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Netflix hits US$100 billion market cap

Netflix hits US$100 billion market cap

Global subscriber numbers surged in the final quarter of last year

Netflix snagged 8.33 million new streaming customers in the final quarter of last year - 2 million more than Wall Street expected - as the pioneering online video service kept pouring money into programming in a race to dominate internet television around the world.

The results cheered investors who drove Netflix shares up 7.8 percent to a record high of $245.16 in after-hours trading on Monday, hitting a market capitalisation of more than $100 billion for the first time. Tech companies have been driving much of the US stock market's record-breaking rally since January, with Netflix shares up 15 percent in 2018 before Monday after rallying 53 per cent last year.

After signing up more than half of all U.S. broadband households, Netflix is building its customer base in 190 countries, and investors are expecting that billions in investments can begin delivering steady profits. The company's quarterly earnings report showed interest is growing.

Netflix picked up 6.36 million subscribers in international markets from October through December, when it released new seasons of critically acclaimed shows "Stranger Things" and "The Crown" as well as action movie "Bright." That topped Wall Street expectations of 5.1 million, according to FactSet.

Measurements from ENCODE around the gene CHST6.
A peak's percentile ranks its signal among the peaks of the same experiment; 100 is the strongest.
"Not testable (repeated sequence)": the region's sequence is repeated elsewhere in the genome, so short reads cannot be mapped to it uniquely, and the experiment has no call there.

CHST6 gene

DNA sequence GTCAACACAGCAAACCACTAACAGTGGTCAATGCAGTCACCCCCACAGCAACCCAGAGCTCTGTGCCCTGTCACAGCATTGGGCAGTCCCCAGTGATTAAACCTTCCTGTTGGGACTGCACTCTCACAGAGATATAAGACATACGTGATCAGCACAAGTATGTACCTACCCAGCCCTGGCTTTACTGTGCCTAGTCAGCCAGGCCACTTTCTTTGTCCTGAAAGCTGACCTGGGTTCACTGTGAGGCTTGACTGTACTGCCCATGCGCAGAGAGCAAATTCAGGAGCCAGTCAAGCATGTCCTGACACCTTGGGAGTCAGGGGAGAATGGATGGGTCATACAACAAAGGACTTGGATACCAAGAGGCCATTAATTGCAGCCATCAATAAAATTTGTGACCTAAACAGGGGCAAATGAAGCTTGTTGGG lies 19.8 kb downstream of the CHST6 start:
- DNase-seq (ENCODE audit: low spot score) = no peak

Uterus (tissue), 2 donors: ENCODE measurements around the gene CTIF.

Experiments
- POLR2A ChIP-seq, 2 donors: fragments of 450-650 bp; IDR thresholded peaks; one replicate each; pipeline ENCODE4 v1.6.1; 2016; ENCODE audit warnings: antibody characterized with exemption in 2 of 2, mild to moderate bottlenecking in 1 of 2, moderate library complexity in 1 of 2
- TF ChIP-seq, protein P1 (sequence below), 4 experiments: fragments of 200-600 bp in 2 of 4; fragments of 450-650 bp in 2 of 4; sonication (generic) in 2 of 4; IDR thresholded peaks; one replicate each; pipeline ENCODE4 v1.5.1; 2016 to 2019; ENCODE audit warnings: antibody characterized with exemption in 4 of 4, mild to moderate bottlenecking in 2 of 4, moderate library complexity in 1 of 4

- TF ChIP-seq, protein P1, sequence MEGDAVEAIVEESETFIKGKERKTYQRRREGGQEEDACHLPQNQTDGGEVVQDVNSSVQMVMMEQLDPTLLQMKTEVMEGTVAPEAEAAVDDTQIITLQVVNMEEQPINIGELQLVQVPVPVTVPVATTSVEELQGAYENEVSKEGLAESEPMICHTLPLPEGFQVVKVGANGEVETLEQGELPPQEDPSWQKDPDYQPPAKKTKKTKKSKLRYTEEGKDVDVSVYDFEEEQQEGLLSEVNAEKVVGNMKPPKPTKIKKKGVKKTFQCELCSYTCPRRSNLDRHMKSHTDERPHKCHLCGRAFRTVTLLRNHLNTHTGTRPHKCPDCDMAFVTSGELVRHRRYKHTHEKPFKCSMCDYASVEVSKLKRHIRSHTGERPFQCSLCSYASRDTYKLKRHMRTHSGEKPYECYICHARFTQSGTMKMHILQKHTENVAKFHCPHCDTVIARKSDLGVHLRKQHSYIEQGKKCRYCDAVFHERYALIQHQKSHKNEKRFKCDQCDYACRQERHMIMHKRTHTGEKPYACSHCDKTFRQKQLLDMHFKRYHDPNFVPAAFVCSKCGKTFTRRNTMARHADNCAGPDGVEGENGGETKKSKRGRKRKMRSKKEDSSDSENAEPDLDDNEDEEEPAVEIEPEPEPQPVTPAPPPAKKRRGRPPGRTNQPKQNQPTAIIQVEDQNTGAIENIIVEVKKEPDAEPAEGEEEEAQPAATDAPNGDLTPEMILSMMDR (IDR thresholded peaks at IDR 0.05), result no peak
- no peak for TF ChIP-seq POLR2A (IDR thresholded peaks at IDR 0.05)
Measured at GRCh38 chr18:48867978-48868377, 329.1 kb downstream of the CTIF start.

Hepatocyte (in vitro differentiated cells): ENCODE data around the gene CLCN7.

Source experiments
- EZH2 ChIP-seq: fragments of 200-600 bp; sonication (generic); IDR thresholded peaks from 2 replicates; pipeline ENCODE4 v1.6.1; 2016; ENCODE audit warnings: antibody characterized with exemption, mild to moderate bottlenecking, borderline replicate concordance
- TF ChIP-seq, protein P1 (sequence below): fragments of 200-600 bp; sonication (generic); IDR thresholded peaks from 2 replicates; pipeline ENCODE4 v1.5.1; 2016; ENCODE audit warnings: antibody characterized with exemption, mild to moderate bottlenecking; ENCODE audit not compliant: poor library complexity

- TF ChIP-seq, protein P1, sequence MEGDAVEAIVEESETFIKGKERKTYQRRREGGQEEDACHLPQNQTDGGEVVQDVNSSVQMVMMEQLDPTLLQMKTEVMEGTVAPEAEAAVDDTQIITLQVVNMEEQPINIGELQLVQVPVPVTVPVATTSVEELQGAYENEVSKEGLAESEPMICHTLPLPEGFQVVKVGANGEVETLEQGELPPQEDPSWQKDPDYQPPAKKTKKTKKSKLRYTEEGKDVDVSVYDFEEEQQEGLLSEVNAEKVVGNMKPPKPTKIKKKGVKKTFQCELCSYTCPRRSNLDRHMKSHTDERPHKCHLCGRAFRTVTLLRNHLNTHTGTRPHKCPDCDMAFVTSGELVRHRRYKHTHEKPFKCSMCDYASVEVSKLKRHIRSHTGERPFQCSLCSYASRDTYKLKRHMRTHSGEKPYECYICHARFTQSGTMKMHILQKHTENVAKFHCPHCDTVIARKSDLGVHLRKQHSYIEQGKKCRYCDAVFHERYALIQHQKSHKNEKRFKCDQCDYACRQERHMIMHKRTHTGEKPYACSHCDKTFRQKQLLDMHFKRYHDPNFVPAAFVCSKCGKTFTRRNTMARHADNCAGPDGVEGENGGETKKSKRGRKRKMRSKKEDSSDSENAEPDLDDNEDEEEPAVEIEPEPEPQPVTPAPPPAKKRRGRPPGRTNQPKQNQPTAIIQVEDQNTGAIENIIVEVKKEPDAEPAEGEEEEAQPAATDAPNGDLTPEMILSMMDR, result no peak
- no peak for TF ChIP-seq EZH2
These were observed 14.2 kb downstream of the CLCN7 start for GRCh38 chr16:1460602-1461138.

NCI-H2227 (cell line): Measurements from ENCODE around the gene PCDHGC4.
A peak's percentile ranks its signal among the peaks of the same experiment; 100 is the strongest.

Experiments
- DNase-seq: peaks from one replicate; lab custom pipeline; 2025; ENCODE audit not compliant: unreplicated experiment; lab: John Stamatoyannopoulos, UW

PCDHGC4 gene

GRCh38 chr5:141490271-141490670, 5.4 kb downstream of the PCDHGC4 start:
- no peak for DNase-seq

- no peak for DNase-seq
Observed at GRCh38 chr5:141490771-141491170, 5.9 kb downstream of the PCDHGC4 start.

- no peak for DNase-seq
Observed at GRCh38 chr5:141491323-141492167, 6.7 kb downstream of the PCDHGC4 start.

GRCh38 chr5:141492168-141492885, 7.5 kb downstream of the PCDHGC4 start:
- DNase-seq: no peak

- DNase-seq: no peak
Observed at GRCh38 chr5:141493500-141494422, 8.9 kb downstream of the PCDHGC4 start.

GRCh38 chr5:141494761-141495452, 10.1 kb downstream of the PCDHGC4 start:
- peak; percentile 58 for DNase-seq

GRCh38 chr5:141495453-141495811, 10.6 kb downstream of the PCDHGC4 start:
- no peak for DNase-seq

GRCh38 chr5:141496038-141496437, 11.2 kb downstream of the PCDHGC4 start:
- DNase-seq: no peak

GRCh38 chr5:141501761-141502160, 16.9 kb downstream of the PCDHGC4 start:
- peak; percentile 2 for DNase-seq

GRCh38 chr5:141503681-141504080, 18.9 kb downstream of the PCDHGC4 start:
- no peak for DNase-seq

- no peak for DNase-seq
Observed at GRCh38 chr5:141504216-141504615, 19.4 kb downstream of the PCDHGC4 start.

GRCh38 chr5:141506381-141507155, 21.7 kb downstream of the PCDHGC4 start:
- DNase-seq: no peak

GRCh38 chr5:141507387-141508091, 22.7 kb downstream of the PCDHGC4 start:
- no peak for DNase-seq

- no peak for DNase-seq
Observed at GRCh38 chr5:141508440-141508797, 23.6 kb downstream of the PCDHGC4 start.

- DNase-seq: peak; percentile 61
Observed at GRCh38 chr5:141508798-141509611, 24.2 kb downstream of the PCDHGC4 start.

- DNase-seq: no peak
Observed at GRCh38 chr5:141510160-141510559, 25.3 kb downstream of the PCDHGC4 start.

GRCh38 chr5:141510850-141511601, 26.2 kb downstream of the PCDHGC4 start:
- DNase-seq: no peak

Along with 1.98 million customer additions in the United States, the company ended the year with 117.58 million streaming subscribers around the globe.

Netflix turned a DVD-by-mail business into an online competitor of movie channel HBO. As it grew it began licensing its own original shows to ensure a stream of new offerings if studio suppliers ended deals.

In fact, Walt Disney Co <DIS.N> is making a major push into online streaming and will pull its first-run shows and movies from Netflix in 2019 as Hollywood fights for audiences.

Netflix plans to spend up to $8 billion this year on TV shows and movies to fend off Disney, Amazon.com Inc <AMZN.O>, studios-owned Hulu and local competitors that are jumping into online video.

In 2017, Netflix recorded its first full-year profit in international markets. The company has said it is aiming for steady improvements in profitability overseas this year.

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Last October, Netflix raised prices for two of its three main subscription plans to help fund the substantial content investment, helping to drive revenue higher.

For the December quarter, Netflix reported diluted earnings-per-share of 41 cents, even with the expectations of analysts polled by Thomson Reuters I/B/E/S.

Revenue for the three months totaled $3.286 billion, in line with forecasts.

Looking ahead, Netflix forecast streaming customer additions of 6.35 million for the first quarter, above analysts' expectation of 5.01 million, according to FactSet.

Investors appear confident in Netflix's ability to grow. Netflix recently traded at 91 times expected earnings for the next 12 months, versus Amazon at 152 times earnings and Disney at 17 times earnings, according to Thomson Reuters data.

(Reporting by Lisa Richwine in Los Angeles and Aishwarya Venugopal in Bengaluru; Editing by Peter Henderson and Lisa Shumaker)

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